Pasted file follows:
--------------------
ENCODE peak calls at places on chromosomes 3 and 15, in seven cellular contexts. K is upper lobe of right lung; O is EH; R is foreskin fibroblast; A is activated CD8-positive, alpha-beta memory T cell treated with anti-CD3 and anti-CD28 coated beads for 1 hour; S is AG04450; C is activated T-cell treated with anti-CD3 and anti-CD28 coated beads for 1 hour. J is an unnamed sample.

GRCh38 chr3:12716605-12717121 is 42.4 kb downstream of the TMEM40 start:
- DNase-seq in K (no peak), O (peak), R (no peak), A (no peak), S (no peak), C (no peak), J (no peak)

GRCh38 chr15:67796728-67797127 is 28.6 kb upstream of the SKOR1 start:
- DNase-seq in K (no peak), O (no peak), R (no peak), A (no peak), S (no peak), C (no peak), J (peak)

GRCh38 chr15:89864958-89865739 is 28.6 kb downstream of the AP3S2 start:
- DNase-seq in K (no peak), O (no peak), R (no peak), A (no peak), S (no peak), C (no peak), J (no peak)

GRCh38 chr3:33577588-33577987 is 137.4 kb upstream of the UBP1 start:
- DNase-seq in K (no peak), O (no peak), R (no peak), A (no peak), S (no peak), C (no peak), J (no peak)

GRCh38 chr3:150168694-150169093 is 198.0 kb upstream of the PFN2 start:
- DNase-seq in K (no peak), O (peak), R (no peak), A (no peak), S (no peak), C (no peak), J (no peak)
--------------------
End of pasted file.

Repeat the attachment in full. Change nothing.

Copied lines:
ENCODE peak calls at places on chromosomes 3 and 15, in seven cellular contexts. K is upper lobe of right lung; O is EH; R is foreskin fibroblast; A is activated CD8-positive, alpha-beta memory T cell treated with anti-CD3 and anti-CD28 coated beads for 1 hour; S is AG04450; C is activated T-cell treated with anti-CD3 and anti-CD28 coated beads for 1 hour. J is an unnamed sample.

GRCh38 chr3:12716605-12717121 is 42.4 kb downstream of the TMEM40 start:
- DNase-seq in K (no peak), O (peak), R (no peak), A (no peak), S (no peak), C (no peak), J (no peak)

GRCh38 chr15:67796728-67797127 is 28.6 kb upstream of the SKOR1 start:
- DNase-seq in K (no peak), O (no peak), R (no peak), A (no peak), S (no peak), C (no peak), J (peak)

GRCh38 chr15:89864958-89865739 is 28.6 kb downstream of the AP3S2 start:
- DNase-seq in K (no peak), O (no peak), R (no peak), A (no peak), S (no peak), C (no peak), J (no peak)

GRCh38 chr3:33577588-33577987 is 137.4 kb upstream of the UBP1 start:
- DNase-seq in K (no peak), O (no peak), R (no peak), A (no peak), S (no peak), C (no peak), J (no peak)

GRCh38 chr3:150168694-150169093 is 198.0 kb upstream of the PFN2 start:
- DNase-seq in K (no peak), O (peak), R (no peak), A (no peak), S (no peak), C (no peak), J (no peak)